Miriam’s association with water has led to an innovation on the seder table, Miriam’s Cup. This cup, filled with water, is meant to remind seder participants of the important role that women played in the Exodus from Egypt. Enjoy making this beautiful cup with your children.
You know how the food you eat can sometimes trigger memories? Jewish tradition knows this too, and a kosher for Passover diet is a yearly reminder of the Jewish people’s distant past as slaves in Egypt.
Our tradition teaches us that the Passover Seder is meant to be a learning experience for children of all ages, from 1 - 100. Our questions are more important that the answers. As you prepare to sit around the Seder table, we’d like to offer you some additional questions to help connect the past, present, and future of our Passover traditions.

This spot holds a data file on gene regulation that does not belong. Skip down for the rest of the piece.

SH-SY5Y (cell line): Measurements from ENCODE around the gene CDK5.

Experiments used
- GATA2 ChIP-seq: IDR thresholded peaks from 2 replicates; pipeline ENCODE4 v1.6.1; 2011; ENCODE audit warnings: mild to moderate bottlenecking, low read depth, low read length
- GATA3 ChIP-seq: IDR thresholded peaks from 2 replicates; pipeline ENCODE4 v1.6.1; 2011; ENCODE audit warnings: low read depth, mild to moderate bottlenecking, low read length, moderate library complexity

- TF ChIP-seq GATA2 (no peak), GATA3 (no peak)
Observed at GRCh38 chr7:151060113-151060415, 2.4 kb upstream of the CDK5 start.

The Chocolate Seder is not intended to replace your family’s seder, but rather it is a “practice run,” a family activity designed to acquaint children with the order, songs, and customs of the seder before the fact.
I have to shop for Passover at 11 o’clock at night. Why? If I go shopping for my Pesach necessities during the day, I am deluged with questions about cooking as I power-walk the aisles of the supermarket.
One of the main focal points of the traditional Passover seder is themaggid, the telling of the story of the Exodus from Egypt. This story begins with the youngest person at the seder asking the Four Questions (Mah Nishtanah). These questions provide the impetus for telling why this night is different from all other nights.